Provincial auditors were watching as a Niagara Parks Commission executive jetted around the world and spent nearly $400,000 on a company credit card, but found nothing wrong with his expense claims, the ex-chairman of the Ontario government agency says.
"Joel [Noden]rsquo;s travel expenses were the subject of two provincial audits ... and there was never anything found untoward in terms of what he had been declaring or the reasons for it," said Jim Williams, the commission's politically appointed chairman from 2004 to 2009.
During the final three years of Mr. Williams's tenure, Mr. Noden spent $395,751 on his corporate credit card and claimed $23,950 in out-of-pocket expenses, according to records The Globe and Mail obtained through a freedom-of-information request. The purchases, made as Mr. Noden travelled the world on parks business, included stays at high-end hotels, roller-coaster rides and hefty restaurant and bar tabs.
Mr. Williams said questions were raised about Mr. Noden's expenses during that period, but auditors from the Finance Ministry found no problems, so it was business as usual.
"What makes you think that no one has questioned it and determined the legitimacy of these expenses?" Mr. Williams said.
A spokesman for Tourism Minister Michael Chan disputed Mr. Williams's claim, saying the scope of any audits conducted during the relevant time period "did not include employee expenses."
The Globe has requested but not yet received detailed receipts of Mr. Noden's credit card purchases. Mr. Noden, who left his $130,000-a-year job at the parks commission on Nov. 9, has not responded to requests for interviews.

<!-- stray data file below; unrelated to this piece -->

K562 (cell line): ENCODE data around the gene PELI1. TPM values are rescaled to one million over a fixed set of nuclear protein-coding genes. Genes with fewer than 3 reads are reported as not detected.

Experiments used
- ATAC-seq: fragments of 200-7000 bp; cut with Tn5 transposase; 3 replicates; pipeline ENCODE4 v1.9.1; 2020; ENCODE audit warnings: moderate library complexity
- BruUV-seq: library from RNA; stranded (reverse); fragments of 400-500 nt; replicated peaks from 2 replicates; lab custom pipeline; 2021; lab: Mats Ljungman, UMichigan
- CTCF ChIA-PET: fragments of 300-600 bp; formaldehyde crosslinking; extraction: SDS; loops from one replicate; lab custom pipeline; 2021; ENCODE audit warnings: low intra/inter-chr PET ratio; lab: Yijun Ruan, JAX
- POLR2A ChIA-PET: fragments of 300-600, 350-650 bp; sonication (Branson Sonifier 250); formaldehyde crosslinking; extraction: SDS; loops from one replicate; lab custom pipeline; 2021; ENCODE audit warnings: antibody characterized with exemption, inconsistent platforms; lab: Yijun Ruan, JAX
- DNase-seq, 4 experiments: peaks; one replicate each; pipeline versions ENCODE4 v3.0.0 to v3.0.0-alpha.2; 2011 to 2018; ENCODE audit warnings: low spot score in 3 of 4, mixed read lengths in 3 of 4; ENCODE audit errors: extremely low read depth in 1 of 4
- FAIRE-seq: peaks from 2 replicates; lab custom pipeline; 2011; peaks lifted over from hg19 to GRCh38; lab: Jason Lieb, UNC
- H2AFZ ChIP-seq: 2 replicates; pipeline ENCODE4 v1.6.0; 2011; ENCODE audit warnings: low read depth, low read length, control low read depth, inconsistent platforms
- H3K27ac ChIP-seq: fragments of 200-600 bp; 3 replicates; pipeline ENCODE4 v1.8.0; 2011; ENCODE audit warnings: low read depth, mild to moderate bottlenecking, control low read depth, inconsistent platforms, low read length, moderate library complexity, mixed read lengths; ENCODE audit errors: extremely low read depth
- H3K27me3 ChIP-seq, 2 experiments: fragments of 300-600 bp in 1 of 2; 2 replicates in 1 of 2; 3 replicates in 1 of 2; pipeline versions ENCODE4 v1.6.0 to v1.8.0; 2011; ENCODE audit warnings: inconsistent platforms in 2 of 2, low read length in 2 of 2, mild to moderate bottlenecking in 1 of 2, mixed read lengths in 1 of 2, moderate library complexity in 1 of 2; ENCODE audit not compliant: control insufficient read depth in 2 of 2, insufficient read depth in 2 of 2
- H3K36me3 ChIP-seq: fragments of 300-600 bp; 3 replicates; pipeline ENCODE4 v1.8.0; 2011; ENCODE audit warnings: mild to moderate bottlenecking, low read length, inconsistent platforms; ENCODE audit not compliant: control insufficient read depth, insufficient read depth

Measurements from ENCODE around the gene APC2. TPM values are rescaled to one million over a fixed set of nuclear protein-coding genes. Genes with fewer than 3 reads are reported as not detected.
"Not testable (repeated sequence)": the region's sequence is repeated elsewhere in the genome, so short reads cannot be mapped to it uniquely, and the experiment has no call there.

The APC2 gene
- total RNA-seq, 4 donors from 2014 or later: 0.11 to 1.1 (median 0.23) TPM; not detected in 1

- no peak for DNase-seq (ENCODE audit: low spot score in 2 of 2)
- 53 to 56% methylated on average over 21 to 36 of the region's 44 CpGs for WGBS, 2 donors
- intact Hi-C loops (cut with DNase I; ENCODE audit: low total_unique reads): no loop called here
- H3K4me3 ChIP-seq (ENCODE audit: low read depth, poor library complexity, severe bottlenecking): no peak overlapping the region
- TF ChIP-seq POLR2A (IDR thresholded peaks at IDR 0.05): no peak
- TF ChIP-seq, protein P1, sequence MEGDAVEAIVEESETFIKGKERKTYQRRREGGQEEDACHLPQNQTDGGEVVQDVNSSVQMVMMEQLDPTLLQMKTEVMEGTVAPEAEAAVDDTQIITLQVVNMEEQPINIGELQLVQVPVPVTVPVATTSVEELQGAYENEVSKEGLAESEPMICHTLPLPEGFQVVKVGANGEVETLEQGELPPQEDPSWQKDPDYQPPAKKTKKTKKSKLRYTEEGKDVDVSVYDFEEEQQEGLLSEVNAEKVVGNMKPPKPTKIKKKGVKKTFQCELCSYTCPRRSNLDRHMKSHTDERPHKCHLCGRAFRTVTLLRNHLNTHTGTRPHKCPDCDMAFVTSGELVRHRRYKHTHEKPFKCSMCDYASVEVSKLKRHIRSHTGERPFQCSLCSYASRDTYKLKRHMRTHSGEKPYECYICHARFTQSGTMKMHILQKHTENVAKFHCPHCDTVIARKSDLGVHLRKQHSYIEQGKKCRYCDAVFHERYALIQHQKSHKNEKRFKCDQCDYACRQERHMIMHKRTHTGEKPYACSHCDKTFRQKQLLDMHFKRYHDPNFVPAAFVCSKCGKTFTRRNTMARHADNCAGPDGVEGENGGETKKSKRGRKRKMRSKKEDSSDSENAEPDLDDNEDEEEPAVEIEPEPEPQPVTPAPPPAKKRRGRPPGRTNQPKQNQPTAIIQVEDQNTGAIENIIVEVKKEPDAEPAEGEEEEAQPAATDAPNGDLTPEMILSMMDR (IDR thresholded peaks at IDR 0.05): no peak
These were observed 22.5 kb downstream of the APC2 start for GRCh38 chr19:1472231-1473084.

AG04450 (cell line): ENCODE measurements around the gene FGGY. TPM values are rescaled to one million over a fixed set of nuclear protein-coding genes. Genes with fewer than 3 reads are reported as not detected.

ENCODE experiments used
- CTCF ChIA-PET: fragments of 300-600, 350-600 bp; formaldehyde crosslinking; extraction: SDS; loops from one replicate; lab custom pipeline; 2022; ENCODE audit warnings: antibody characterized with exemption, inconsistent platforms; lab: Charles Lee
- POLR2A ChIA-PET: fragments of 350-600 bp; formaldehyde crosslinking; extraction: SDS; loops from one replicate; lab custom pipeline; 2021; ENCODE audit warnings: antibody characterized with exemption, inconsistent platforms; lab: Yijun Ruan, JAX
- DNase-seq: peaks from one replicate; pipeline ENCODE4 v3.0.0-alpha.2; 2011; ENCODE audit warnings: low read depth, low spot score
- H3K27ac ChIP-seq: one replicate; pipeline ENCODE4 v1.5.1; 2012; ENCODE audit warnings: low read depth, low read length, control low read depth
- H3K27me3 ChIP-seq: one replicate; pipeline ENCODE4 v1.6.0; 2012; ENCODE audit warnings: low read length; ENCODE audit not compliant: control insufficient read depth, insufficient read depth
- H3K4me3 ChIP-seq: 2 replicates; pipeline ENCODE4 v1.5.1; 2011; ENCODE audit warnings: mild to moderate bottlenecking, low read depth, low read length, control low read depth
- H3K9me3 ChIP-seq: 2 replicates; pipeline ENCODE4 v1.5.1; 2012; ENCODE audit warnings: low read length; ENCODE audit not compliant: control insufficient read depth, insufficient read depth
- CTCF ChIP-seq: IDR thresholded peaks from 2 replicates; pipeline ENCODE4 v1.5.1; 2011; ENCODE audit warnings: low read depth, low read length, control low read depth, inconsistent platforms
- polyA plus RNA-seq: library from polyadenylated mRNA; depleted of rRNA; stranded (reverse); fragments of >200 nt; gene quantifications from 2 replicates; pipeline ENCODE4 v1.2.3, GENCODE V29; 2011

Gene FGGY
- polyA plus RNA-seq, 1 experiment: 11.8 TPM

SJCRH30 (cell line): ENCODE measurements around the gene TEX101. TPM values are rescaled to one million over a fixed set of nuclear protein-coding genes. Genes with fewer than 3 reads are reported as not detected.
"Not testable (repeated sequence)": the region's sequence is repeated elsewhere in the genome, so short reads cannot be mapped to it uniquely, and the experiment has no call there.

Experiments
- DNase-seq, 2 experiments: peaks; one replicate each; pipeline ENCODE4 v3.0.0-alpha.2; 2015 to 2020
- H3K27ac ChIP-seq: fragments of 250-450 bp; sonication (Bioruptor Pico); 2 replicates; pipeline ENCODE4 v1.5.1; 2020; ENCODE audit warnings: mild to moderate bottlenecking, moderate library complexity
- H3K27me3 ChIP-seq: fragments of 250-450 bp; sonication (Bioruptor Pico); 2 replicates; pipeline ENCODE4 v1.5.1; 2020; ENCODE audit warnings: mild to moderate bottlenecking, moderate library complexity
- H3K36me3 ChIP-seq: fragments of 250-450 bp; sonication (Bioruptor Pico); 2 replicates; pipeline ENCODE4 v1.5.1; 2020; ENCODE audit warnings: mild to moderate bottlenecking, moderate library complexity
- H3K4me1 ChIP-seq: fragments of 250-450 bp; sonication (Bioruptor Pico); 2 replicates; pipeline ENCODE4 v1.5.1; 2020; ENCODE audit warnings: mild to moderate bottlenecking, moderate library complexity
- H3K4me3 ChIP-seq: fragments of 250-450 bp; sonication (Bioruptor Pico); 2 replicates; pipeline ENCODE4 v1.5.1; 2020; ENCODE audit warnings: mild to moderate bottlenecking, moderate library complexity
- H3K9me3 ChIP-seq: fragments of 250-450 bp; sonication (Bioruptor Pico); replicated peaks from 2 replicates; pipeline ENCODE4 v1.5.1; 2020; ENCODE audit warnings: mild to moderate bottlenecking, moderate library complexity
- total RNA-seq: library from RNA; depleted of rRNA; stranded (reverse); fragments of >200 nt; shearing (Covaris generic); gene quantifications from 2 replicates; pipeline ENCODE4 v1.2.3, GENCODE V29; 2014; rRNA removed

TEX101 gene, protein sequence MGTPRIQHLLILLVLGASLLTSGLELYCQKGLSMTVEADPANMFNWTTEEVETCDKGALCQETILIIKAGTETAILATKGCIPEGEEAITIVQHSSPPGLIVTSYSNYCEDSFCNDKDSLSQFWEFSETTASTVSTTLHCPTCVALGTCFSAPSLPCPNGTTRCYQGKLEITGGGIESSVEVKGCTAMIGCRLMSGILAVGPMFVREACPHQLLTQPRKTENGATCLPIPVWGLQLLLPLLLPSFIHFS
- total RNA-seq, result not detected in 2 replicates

The issue of his expenses arose during Question Period at Queen's Park on Tuesday, where New Democratic Party Leader Andrea Horwath mentioned Mr. Noden's $1,800 nightclub tab, $200 liquor-store purchase, a pound of Starbucks coffee claimed as a meal and rides on a Las Vegas roller-coaster.
"Ontario families were literally taken for a ride," Ms. Horwath said, adding that "when people hear stories of backroom, sole-sourced deals and lavish executive spending ... they quickly lose faith." She later told reporters, "Niagara Parks Commission is an organization that needs to clean house."
Tourism Minister Michael Chan, whose portfolio includes the self-funding, arm's-length parks commission, said Mr. Noden's expenses were incurred before Premier Dalton McGuinty directed provincial agencies in September, 2009, to follow public service guidelines strictly.
"These expenses are no longer acceptable," Mr. Chan said, adding that Mr. Williams's successor in the parks chair, Fay Booker, "has made significant changes to the corporate culture" at the agency.
Ms. Booker was taken aback when told that John Kernahan, the agency's general manager and top bureaucrat, said he hadn't looked at Mr. Noden's expenses in years, and had delegated authority for their approval to an official who was Mr. Noden's equal on the corporate hierarchy.
Mr. Williams said that had been the practice at Niagara Parks for several years, and it was common during his own 35 years in the federal bureaucracy. "It happens all the time; it happens in government," he said.
Ms. Booker has discontinued the practice. "The point is what is appropriate, and to get the accountabilities appropriate," she said. "Even though it was existing practice, does that make it okay?"
With a report from Karen Howlett